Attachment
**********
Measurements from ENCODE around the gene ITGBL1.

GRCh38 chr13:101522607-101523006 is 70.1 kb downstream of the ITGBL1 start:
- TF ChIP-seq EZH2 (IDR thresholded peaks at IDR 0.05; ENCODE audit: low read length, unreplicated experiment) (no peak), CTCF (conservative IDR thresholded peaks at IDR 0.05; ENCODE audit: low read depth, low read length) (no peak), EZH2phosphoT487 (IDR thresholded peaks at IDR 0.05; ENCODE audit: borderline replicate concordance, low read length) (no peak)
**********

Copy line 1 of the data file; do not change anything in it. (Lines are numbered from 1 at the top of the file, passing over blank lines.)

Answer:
Measurements from ENCODE around the gene ITGBL1.